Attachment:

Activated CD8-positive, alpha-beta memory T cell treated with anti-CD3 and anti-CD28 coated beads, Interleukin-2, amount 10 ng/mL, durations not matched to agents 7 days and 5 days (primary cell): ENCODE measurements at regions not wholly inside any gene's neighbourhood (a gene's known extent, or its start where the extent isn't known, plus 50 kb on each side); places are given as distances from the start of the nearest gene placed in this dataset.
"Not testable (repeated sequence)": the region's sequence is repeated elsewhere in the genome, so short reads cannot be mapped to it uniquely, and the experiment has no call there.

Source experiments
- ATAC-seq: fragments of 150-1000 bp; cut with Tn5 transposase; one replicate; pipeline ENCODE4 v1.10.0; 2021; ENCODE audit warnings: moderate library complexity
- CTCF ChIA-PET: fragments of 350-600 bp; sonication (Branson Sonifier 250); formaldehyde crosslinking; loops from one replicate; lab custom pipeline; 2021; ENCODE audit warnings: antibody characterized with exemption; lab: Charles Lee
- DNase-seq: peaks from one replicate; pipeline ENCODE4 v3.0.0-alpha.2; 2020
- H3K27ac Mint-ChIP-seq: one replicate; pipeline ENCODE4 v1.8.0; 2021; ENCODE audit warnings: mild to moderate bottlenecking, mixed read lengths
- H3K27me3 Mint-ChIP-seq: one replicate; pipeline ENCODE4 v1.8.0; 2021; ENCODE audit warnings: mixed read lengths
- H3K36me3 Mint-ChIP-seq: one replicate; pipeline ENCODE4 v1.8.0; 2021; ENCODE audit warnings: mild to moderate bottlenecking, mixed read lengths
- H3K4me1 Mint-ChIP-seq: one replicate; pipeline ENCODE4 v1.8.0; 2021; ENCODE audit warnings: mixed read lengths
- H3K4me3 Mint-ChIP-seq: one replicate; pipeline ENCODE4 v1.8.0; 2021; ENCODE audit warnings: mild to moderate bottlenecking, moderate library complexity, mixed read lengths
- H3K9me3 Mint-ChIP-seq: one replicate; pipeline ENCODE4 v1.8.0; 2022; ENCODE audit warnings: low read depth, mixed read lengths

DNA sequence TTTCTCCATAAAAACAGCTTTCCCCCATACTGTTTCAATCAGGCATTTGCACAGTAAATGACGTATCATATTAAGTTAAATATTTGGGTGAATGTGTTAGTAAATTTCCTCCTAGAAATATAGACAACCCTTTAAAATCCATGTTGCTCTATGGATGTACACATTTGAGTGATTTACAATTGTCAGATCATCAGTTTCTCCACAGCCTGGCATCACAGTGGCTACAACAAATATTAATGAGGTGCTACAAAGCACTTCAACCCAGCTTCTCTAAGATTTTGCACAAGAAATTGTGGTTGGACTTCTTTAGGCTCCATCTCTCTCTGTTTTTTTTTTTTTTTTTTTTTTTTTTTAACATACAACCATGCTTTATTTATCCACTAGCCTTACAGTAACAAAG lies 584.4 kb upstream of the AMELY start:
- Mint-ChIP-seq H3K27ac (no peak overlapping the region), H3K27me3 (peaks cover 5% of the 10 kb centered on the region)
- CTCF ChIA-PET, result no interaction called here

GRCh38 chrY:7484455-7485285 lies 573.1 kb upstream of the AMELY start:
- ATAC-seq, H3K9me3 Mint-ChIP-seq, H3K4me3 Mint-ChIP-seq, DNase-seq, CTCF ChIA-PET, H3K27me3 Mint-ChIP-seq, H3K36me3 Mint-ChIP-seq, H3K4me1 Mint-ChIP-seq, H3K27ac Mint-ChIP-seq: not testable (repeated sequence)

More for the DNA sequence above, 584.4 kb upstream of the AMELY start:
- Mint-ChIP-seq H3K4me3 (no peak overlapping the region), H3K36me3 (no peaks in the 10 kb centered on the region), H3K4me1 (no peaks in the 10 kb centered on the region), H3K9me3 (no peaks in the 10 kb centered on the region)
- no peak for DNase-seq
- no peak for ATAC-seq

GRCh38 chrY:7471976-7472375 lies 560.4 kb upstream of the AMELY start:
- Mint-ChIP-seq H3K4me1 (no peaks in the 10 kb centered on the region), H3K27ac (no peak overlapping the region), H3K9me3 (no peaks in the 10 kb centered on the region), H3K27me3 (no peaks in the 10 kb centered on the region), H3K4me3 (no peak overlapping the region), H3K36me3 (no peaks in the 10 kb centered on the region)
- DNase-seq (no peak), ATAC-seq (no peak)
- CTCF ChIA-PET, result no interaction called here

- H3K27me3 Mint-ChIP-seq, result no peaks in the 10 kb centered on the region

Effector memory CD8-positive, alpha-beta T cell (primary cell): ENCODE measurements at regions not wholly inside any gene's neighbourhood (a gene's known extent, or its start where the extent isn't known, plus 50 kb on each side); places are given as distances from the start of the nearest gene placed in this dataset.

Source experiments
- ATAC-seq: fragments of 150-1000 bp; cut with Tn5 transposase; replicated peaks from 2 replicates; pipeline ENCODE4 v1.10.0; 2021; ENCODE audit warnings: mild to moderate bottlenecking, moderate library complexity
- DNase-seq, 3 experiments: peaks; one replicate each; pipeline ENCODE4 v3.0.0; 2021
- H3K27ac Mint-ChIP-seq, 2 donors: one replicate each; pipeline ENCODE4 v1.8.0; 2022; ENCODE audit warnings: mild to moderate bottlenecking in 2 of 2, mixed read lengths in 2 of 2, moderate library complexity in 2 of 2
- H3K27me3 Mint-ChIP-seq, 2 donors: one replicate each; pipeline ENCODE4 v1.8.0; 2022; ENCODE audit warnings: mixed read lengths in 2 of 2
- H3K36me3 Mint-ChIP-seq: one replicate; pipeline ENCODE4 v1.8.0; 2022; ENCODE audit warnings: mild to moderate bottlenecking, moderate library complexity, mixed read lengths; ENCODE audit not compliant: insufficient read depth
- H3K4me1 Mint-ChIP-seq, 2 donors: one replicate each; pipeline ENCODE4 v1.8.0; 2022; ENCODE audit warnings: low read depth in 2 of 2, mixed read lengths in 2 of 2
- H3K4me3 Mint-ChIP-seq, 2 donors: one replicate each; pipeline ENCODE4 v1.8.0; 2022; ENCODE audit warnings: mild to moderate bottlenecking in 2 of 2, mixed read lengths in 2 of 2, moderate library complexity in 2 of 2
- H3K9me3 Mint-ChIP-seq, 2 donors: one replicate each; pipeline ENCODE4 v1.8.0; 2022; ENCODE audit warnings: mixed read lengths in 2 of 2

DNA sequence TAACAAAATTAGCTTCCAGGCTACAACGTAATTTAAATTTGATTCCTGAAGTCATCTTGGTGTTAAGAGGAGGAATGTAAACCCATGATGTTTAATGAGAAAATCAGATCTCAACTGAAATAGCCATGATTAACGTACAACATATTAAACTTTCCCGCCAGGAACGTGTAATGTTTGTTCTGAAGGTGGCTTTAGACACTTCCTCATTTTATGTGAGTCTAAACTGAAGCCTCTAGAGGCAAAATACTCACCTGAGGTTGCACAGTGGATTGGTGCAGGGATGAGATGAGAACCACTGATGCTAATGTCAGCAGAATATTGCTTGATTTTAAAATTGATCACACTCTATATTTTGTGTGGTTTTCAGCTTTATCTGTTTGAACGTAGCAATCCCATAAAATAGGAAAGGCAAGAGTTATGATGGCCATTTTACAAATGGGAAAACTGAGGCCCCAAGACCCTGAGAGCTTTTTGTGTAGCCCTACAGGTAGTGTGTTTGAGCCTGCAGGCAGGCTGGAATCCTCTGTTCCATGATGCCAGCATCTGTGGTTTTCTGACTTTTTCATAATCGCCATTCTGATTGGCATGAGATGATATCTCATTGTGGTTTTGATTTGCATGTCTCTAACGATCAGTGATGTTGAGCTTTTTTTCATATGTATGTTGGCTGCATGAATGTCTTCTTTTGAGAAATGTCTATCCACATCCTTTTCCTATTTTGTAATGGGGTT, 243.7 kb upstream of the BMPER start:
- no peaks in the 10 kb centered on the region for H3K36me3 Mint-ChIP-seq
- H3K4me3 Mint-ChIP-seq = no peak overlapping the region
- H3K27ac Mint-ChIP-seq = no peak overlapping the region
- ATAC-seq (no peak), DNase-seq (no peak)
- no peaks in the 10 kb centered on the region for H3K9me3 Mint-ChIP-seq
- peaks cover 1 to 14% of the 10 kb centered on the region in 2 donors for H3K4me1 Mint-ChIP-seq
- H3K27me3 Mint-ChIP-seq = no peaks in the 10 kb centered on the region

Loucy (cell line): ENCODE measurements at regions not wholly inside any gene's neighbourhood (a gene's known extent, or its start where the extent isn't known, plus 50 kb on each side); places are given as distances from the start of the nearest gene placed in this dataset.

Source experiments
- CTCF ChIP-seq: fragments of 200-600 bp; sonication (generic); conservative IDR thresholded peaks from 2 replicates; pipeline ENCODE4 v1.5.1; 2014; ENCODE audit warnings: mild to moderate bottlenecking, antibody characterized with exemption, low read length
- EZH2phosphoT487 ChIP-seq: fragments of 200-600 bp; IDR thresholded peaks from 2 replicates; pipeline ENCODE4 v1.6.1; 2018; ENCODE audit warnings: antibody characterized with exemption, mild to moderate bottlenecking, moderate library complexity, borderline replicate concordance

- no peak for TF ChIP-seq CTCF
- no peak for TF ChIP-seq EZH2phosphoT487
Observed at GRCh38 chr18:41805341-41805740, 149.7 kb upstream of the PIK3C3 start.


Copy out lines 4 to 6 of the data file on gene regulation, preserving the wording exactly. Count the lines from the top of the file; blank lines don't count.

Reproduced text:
- ATAC-seq: fragments of 150-1000 bp; cut with Tn5 transposase; one replicate; pipeline ENCODE4 v1.10.0; 2021; ENCODE audit warnings: moderate library complexity
- CTCF ChIA-PET: fragments of 350-600 bp; sonication (Branson Sonifier 250); formaldehyde crosslinking; loops from one replicate; lab custom pipeline; 2021; ENCODE audit warnings: antibody characterized with exemption; lab: Charles Lee
- DNase-seq: peaks from one replicate; pipeline ENCODE4 v3.0.0-alpha.2; 2020